“There was this one really idiotic time. I remember I was really scared that I was going to blow up the entire Chemistry Department at the University of Wisconsin. I had a steak on the window ledge of my office. It was the winter, and I used the window ledge as a refrigerator. You obviously were not supposed to be cooking steaks in the lab, but I had a small lab where I was usually alone in there, and so I had a steak. But I also was not aware that biodegradable material is biodegradable, and this steak was clearly degraded on the window ledge. And the question was, what to do with it? And I decided to toss the steak in a hot acid bath which we used to clean up glassware. So, it's fuming nitric and sulfuric acid. It's really aqua regia in that bath, in that heavy lead dish, and the steak.
“And then, as I just had thrown it in there, and it fumed furiously and red fumes of who knows what, nitrous oxide of various kinds were being produced there. I became frantically concerned because fat is glycerides. So, I am hydrolyzing the fat to glycerin. You make nitroglycerine by taking glycerin and nitric acid and sulfuric acid, and obviously, I am going to produce a pile of nitroglycerine and blow up the entire building with my steak.
“Now, what is an interesting point there, why didn't it? And of course, the reason is kinetics. That is, the kinetics of oxidation of the glycerol at that temperature is much, much, much, I mean, infinitely faster than the cold temperature nitration of glycerin. And so the place was safe.”
And second, some reflections on the real value and utility of chemical synthesis:
“The toughest question to ask in synthetic organic chemistry after the work is done is: what have you learned? And you can have extraordinarily complex things. They look complex as hell. Maybe they have 80 asymmetric centers and maybe the answer is, [you've learned] nothing. I mean, you could have learned that humans are capable of enormous focused efforts and are capable of sticking with a problem which is extraordinarily complicated.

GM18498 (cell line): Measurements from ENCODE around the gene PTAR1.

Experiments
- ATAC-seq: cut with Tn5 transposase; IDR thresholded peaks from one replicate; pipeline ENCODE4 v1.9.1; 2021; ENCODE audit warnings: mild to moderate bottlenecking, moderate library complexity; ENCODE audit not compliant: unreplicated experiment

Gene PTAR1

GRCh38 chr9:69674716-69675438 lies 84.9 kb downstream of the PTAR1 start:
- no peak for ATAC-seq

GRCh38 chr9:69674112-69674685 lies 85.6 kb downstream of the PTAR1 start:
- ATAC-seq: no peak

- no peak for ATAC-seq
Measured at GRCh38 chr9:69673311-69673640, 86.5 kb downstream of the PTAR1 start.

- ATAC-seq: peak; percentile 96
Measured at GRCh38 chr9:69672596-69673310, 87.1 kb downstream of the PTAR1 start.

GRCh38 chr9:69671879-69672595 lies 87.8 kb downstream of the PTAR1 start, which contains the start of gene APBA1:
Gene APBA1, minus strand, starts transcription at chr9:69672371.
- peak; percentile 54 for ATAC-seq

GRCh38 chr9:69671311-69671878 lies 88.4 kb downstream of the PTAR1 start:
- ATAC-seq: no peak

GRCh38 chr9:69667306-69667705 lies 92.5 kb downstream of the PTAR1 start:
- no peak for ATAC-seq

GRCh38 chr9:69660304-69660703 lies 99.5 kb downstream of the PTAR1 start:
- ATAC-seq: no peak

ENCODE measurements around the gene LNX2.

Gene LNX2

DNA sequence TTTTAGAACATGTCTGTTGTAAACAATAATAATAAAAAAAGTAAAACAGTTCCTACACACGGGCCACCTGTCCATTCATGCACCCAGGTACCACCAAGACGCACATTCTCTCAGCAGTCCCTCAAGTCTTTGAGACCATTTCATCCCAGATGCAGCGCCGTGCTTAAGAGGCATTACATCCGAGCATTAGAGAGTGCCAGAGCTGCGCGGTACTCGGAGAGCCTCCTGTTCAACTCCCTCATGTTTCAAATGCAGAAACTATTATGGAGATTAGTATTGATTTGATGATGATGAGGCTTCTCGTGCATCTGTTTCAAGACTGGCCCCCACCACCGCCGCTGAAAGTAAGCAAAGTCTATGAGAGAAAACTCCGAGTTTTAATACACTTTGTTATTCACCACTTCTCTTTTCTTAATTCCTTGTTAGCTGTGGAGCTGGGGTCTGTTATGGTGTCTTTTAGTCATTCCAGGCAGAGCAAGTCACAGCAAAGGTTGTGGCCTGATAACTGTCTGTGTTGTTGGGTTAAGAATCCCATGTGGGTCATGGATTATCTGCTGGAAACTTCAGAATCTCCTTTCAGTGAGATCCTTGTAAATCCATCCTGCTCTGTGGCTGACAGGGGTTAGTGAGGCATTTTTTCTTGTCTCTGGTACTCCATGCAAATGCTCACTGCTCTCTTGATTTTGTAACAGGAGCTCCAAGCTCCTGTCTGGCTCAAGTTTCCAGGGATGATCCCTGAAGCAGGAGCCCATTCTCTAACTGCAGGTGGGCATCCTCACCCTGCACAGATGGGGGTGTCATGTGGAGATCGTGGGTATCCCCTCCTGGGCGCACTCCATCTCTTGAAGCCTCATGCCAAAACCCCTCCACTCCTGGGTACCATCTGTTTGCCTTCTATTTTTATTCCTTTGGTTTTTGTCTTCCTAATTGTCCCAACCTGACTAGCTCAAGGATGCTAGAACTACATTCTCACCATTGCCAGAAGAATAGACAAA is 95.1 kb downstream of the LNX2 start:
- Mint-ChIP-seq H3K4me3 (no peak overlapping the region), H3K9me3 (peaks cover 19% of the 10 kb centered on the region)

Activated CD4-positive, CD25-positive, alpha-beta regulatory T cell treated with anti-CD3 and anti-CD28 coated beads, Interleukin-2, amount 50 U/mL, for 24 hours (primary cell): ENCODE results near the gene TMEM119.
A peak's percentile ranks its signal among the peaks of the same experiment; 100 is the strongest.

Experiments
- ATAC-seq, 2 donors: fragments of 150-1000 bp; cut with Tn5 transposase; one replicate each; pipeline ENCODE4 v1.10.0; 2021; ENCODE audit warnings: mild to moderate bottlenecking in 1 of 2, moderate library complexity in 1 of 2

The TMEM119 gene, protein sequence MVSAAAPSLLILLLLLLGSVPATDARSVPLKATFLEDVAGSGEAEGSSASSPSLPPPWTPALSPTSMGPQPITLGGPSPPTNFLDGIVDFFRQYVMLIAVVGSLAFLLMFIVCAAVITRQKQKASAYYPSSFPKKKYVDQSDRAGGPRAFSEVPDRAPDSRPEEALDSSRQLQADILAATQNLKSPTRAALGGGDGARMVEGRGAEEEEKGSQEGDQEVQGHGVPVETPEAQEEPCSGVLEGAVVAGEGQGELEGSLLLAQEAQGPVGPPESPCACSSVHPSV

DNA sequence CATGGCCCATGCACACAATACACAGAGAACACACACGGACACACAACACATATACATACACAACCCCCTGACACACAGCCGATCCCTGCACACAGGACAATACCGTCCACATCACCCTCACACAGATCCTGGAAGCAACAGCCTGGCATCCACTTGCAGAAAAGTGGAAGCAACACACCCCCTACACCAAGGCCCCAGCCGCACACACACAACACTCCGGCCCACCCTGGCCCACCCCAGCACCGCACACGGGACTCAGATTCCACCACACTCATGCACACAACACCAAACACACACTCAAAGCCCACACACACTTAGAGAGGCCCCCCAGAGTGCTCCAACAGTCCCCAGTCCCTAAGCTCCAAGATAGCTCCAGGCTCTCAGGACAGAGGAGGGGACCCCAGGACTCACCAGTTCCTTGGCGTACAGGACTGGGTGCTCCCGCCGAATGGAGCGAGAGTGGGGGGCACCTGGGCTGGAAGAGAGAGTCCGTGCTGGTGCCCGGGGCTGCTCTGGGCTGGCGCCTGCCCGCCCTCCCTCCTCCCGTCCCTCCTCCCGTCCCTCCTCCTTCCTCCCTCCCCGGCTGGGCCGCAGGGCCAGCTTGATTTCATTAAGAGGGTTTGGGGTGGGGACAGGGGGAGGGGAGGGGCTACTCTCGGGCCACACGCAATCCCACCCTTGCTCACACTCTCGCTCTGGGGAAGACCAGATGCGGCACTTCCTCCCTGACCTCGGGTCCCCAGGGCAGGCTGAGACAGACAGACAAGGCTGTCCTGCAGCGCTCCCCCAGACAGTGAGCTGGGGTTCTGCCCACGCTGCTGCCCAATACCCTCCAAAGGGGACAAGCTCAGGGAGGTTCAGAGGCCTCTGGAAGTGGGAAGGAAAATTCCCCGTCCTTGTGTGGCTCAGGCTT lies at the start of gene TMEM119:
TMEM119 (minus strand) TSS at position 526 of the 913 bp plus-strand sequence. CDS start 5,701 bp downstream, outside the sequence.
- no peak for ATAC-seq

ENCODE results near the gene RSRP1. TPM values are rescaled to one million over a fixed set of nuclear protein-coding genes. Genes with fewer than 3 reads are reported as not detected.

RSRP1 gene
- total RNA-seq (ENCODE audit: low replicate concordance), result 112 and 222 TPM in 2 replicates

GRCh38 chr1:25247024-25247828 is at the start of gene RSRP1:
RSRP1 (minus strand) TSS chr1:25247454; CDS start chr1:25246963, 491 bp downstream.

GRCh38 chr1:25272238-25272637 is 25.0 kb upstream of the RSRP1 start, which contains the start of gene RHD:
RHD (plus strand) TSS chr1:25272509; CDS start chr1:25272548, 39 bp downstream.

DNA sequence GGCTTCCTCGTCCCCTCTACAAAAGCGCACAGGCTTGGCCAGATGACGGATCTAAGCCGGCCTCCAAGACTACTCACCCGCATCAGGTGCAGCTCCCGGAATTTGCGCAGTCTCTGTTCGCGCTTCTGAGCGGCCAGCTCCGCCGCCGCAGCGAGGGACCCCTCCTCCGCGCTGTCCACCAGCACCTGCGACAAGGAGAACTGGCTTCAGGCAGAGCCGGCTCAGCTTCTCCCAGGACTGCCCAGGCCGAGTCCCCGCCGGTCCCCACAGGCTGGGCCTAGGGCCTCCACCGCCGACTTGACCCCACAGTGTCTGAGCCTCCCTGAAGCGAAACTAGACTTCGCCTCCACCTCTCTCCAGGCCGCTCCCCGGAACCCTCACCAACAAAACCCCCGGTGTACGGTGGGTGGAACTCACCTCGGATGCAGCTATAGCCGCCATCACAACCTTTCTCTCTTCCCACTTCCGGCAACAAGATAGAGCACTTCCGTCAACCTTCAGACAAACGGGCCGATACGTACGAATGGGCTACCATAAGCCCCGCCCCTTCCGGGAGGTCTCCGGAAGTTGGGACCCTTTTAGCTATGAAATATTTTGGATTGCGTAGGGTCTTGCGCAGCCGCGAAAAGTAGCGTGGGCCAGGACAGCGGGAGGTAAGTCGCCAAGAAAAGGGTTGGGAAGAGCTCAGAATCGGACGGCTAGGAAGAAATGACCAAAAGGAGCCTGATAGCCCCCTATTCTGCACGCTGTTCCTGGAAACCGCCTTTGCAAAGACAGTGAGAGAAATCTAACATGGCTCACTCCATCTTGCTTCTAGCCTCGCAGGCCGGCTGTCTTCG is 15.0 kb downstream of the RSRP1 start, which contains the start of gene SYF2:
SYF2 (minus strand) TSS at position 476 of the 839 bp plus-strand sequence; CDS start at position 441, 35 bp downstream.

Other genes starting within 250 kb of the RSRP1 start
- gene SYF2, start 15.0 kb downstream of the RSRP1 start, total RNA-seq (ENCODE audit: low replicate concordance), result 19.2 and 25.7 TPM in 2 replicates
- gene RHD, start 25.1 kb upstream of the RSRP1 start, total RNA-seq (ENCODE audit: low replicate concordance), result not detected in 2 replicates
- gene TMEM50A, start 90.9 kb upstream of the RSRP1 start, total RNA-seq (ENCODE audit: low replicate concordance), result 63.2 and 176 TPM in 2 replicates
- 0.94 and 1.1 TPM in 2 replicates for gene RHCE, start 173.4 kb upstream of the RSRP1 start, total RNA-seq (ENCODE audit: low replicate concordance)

On the other hand, if somebody makes polyethylene, as somebody obvi- ously did, then you learn a lot, even though it will not thrill most synthetic chemists because this would be comparable to building a highway for an architect. I mean, it's important, but it's fairly dull compared to [building] the Guggenheim Museum, for instance... ”
“So something could be not terribly glamorous but extremely important, or vice versa. I think that B12 was vice versa. It's enormously complicated.”
That's a really important point he makes, and one that should define the choice of a research problem especially for a young investigator. There's not much point in attempting that 80 step synthesis using "hammer-and-tong" chemistry if it's not going to teach you much; that's also one of the reasons that people like Woodward get so much credit for synthesizing something first, since they really demonstrated that such complex synthesis was possible. On the other hand, throwing in two simple chemicals and watching them form an astonishingly intricate infinite lattice can really teach you something new. So can synthesizing a boringly repetitive polymer with novel properties.
The real deal in chemistry as in any other science is understanding, and the nature of experiments that impart real understanding changes with the evolution of chemical science. Stork's message for new researchers is clear; pick a problem that may not be glamorous, but whose solution would teach you something new. Stamina is not quite as important as creativity and discovery, and although perseverance is admirable, you don't make an important contribution just by proving that you can stick with a problem for ten years. Even though it may appear that way, science is not a marathon; it's scuba diving.